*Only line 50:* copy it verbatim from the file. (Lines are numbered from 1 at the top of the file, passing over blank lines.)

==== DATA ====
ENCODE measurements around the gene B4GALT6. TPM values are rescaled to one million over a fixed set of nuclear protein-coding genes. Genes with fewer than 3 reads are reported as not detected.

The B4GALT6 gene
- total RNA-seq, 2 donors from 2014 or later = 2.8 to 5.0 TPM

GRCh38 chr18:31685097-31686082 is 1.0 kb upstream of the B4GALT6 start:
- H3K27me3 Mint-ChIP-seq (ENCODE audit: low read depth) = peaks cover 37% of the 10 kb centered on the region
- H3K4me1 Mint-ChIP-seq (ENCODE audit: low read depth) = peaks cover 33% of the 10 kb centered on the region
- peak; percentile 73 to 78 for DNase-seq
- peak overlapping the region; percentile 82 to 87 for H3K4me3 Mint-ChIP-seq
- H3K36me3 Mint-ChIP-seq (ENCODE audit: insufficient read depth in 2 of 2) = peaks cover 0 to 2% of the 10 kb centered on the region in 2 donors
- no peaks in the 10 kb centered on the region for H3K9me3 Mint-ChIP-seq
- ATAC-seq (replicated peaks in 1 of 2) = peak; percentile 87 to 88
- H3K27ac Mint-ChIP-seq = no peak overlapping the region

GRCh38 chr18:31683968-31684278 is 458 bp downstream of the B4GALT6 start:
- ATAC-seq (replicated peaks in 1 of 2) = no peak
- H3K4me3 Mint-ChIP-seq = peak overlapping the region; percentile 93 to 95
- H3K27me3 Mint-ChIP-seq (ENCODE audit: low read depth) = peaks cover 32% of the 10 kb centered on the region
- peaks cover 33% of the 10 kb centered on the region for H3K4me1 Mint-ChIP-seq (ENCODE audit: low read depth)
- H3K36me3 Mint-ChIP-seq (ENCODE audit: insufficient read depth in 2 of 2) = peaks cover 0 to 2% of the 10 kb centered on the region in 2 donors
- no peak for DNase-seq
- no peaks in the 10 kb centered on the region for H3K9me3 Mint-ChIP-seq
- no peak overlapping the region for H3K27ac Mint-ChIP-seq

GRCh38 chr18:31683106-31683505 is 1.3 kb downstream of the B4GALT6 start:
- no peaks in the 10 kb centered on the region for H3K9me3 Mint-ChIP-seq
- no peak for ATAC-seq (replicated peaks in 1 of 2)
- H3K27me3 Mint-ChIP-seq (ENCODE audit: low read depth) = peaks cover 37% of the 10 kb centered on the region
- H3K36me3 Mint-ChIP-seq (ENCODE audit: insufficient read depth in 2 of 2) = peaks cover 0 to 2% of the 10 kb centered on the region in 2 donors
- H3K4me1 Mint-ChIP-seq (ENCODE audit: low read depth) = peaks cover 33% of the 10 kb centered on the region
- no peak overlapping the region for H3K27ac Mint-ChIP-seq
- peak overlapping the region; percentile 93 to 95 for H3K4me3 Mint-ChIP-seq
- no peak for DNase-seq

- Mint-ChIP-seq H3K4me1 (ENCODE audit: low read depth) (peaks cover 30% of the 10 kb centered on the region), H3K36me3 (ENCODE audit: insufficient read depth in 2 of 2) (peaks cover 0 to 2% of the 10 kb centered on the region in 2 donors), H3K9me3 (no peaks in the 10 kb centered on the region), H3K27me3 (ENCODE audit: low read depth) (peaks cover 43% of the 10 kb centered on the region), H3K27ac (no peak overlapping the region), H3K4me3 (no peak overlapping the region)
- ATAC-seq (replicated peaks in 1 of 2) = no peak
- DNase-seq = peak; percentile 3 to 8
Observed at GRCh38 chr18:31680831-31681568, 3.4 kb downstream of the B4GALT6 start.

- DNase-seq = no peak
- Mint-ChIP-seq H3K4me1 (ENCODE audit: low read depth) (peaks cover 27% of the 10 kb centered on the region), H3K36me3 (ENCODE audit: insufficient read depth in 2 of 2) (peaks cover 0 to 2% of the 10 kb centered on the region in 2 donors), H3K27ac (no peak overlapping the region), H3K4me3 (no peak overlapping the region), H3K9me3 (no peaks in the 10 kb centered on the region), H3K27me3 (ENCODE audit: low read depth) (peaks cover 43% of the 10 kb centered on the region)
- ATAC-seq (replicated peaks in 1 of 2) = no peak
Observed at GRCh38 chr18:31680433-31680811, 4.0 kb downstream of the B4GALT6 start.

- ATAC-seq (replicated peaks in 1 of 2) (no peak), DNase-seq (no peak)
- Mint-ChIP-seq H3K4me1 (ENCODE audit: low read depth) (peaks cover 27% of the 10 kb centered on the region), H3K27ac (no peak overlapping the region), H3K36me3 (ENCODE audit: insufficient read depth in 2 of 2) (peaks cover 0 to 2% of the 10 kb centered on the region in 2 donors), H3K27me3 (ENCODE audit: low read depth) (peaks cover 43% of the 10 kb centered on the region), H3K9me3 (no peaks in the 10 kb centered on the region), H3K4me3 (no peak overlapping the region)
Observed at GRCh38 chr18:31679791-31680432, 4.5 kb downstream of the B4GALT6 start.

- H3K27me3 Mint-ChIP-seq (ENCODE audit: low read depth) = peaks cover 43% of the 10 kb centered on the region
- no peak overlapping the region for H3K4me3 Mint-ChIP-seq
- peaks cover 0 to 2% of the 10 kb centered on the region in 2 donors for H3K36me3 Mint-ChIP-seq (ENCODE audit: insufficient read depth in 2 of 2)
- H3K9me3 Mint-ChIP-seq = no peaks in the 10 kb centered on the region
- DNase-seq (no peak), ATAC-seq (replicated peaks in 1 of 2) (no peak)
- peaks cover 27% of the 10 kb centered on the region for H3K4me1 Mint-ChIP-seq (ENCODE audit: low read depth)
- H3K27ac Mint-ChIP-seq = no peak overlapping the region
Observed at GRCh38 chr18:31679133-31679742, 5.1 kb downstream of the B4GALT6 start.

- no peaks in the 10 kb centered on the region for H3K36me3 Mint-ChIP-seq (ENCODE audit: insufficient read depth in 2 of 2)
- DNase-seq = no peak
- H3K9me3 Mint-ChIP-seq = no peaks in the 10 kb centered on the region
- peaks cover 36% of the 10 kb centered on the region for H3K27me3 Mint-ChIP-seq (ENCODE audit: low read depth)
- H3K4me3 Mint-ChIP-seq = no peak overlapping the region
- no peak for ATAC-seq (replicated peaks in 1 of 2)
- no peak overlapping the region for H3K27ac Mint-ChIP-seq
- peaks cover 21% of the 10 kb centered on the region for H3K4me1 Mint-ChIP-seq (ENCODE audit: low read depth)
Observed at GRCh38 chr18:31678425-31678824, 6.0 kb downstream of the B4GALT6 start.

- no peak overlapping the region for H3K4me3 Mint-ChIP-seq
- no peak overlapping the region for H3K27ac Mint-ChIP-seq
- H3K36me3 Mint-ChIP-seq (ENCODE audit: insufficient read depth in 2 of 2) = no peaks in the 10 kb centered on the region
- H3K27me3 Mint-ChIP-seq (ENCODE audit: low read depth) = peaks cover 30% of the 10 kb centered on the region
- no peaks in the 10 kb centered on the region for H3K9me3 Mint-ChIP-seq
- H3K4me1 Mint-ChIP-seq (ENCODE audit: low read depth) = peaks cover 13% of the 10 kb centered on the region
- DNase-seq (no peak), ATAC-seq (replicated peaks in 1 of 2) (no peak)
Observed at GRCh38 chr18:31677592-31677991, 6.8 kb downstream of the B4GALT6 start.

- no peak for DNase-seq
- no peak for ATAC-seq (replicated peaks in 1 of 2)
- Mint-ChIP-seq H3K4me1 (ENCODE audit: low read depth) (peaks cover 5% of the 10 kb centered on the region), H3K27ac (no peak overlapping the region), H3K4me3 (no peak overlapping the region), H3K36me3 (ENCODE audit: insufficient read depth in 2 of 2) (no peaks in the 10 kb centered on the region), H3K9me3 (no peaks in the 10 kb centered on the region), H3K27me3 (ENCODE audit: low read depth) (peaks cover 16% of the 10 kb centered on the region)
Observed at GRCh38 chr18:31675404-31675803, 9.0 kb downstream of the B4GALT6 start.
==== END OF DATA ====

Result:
- no peaks in the 10 kb centered on the region for H3K36me3 Mint-ChIP-seq (ENCODE audit: insufficient read depth in 2 of 2)